Designed publications and posters
India has a rich culture of folktales and mythological legends. While epics like Ramayana and the Mahabharata have been extensively explored in the visual medium, oral tales that are passed on from generation to generation remain largely untapped. A K Ramanujan’s retellings of these folktales were explored visually in the form of a book and posters to popularise them among children.
Abonti is an 8 years old girl studying in the 2nd standard. She likes reading classical ghost stories, especially the character of Dracula with big teeth and at times also reads small illustrated books in Bengali, her mother tongue. She could recognize all the visual elements correctly and also read the text. She liked the Buffalo into rooster story among others because she enjoyed the illustrations of the animals in the book, especially the form of the cow. However, she commented that the form of the rooster in the book was not correct and resembled the form of the goat in the book. From the story of ‘walking on water,’ she liked the character of the second holy man. She got a little confused with identifying the form of the guru and the disciple in the story ‘If God is everywhere.’
Divyansh, who is studying in the fifth standard likes reading books like Diary of a Wimpy Kid and also vampire stories. Illustration-wise, he liked the story of ‘If God is everywhere’ whereas story-wise he preferred ‘Walking on water.’ He enjoyed these two stories more than the ‘Buffalo into rooster’ story because he found them funnier. In ‘If God is everywhere, he liked the depiction of the scene where the disciple is held by the elephant with his trunk and he liked the character of the first holy man in the story of ‘Walking on water.’
His younger brother, Prathyush, however, liked the small boat in the background rather than the images of the two holy men in the poster.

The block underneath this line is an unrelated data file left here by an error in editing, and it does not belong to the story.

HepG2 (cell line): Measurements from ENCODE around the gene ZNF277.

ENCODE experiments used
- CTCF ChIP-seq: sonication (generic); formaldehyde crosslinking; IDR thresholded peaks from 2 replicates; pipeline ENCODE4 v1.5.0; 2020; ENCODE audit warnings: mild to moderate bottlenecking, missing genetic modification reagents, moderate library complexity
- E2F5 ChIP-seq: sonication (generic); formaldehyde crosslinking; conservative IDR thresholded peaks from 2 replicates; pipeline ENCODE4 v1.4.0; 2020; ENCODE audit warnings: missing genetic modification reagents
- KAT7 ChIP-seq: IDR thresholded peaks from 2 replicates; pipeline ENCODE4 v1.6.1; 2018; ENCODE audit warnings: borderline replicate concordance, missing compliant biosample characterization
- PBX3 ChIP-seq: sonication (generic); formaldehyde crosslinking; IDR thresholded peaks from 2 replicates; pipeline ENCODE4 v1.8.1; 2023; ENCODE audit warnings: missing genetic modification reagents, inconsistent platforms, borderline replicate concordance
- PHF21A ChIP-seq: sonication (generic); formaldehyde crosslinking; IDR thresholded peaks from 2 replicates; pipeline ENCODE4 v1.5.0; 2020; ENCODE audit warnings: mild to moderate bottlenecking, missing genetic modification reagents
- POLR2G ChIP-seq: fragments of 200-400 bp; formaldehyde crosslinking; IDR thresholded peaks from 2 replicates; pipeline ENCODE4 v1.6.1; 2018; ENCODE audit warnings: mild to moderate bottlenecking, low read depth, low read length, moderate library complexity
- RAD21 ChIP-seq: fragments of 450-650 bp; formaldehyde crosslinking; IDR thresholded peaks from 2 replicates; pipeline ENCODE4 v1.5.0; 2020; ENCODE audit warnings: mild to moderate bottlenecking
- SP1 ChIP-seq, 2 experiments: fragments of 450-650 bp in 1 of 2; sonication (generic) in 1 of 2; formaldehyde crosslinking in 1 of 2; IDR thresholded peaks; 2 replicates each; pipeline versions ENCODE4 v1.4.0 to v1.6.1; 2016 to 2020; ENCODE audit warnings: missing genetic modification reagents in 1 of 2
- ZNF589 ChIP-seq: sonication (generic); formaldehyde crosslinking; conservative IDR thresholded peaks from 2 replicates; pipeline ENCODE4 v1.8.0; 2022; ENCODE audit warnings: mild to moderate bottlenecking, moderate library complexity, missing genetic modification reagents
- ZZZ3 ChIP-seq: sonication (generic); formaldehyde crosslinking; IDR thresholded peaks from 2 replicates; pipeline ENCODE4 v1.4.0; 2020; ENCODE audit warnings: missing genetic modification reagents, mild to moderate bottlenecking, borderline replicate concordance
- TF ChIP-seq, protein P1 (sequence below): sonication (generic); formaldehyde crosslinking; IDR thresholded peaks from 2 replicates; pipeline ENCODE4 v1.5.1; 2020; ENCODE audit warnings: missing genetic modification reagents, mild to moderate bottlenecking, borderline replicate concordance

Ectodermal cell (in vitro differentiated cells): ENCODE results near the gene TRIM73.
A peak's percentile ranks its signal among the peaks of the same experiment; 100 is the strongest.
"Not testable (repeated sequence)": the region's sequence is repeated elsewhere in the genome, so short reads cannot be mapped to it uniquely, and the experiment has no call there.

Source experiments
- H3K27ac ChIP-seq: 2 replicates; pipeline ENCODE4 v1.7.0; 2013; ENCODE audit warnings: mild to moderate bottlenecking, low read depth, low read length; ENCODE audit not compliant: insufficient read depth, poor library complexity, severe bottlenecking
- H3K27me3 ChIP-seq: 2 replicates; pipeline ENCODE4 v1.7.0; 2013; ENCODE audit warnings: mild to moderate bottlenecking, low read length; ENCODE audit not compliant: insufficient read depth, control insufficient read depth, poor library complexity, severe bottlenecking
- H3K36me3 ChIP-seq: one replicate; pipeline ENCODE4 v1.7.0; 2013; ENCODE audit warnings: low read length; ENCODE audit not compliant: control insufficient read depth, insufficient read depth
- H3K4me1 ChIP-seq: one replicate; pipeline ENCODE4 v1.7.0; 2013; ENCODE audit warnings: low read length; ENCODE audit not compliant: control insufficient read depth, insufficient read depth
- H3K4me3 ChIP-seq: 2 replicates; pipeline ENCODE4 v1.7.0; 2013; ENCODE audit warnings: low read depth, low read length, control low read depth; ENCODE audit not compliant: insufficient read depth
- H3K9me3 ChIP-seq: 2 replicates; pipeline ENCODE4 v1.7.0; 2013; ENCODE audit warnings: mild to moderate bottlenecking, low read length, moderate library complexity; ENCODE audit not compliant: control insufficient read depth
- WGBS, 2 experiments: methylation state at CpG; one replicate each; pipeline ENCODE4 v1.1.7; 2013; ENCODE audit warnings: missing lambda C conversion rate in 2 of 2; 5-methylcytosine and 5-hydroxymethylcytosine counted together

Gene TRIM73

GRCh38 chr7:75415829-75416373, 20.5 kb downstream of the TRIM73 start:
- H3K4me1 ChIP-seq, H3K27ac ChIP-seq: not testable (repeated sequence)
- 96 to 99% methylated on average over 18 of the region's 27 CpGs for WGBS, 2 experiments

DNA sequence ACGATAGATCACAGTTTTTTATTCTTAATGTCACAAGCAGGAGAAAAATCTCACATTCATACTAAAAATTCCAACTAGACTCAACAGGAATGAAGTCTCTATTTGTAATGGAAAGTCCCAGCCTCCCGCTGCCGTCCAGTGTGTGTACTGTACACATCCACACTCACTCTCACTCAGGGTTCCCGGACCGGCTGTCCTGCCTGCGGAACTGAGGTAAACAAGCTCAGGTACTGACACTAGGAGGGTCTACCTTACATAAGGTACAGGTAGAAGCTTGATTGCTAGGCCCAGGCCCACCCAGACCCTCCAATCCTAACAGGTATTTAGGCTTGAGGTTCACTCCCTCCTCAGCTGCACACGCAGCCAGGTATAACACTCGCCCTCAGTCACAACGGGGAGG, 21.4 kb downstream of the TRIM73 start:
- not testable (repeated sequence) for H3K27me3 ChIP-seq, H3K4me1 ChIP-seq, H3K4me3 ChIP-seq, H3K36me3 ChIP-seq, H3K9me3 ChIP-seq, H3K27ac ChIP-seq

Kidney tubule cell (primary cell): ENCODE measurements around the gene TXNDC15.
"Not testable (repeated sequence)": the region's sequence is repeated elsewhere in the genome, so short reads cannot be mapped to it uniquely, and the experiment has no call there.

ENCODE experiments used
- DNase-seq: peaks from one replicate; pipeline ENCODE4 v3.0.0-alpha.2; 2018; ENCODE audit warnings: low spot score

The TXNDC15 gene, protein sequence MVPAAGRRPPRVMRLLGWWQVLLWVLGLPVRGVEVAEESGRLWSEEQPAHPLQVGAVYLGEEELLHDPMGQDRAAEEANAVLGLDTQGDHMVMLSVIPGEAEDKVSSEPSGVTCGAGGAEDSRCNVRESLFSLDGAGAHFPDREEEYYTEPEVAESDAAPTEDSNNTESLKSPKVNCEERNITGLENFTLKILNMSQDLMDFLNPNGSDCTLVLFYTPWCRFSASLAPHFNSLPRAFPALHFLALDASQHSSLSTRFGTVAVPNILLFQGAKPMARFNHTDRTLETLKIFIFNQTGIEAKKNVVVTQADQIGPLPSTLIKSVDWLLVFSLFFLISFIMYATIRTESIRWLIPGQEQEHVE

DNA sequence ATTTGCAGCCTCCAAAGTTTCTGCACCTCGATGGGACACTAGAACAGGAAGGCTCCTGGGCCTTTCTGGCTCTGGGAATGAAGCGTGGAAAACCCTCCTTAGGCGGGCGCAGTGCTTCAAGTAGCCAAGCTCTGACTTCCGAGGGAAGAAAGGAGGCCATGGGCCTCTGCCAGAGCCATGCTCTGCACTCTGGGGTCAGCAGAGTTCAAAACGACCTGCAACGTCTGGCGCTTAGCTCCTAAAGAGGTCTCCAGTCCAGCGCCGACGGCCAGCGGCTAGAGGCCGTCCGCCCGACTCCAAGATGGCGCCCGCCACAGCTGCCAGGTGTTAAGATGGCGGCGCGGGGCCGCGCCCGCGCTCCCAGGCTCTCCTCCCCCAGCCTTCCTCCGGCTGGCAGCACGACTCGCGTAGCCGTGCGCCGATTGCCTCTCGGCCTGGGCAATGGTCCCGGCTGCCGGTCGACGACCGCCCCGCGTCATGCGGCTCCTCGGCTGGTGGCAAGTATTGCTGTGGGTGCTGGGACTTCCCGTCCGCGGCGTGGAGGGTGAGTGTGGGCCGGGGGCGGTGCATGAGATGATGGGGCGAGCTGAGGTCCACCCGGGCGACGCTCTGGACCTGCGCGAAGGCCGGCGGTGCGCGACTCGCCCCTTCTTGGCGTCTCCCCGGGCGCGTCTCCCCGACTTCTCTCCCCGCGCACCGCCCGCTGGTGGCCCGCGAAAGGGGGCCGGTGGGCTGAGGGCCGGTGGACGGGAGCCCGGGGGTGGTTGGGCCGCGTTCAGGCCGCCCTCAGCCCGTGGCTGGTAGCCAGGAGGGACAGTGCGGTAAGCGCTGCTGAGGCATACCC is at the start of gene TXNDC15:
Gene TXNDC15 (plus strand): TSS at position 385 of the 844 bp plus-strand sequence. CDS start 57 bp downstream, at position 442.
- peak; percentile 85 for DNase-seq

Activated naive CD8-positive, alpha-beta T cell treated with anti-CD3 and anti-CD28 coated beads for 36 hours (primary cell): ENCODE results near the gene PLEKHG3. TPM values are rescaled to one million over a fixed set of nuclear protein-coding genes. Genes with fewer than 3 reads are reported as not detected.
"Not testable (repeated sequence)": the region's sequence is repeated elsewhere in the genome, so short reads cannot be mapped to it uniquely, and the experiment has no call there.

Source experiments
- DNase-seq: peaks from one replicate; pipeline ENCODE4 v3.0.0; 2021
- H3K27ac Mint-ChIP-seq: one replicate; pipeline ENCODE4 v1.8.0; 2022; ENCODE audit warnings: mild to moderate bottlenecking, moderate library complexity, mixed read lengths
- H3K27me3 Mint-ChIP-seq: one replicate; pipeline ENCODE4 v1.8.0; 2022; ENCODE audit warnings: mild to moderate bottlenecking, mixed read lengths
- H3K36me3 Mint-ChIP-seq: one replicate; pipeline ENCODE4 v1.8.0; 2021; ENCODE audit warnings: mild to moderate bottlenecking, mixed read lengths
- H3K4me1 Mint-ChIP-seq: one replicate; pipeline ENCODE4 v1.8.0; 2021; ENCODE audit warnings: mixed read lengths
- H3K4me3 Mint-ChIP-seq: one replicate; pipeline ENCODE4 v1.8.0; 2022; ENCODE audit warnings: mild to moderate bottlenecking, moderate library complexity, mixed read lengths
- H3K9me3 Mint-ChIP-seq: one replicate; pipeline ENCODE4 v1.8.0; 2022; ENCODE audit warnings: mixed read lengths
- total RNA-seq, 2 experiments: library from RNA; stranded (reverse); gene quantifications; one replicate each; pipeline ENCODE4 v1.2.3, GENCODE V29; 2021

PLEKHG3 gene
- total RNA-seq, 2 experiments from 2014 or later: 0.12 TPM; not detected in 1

Sara is a 9 years old girl studying in the 4th standard. She likes reading young fiction, especially by Thea Stilton. She patiently read through the story of ‘Buffalo into rooster’ which is the longest of all four folk tales. But she liked the story of the qazi better than ‘Buffalo into rooster’ because it was funny. She observed that the size of the text was larger in the books she read at home than the size I have used.
Ms. Vinita Nahar, Sara’s mother, who was also present there at the time, also shared about her daughter’s reading habits. She commented that they get a lot of books from NBT (National Book Trust) for her that have realistic characters and situations that children can relate to in their daily lives. They also encourage her to read a little in Hindi which she does with some reluctance. Sara often rereads some of her favorite stories and tries to draw some characters she likes.
Abonti’s comment about the rooster not looking like a rooster made me realize that maintaining the physical characteristic and personality was more important than character and style continuity. I should remain close to the real proportions of animals even while simplifying the form. Also, while attempting abstraction of form, I should maintain some characters that help in the identification of animals.
Kids were responding better to stories with some element of humor. Besides the illustrations of the main characters, they were also noticing other tinier details like the boat in the background.
Pack of 4 stories, One book, and 3 posters offset printing total cost Rs. 25. Which is quite affordable for most of the children.
Studied Drawing, Painting, Life study with medium like oil, poster colors, acrylics, egg tempera and water colors also did Lino graph, Litho graph and etching printing methods to make an artwork.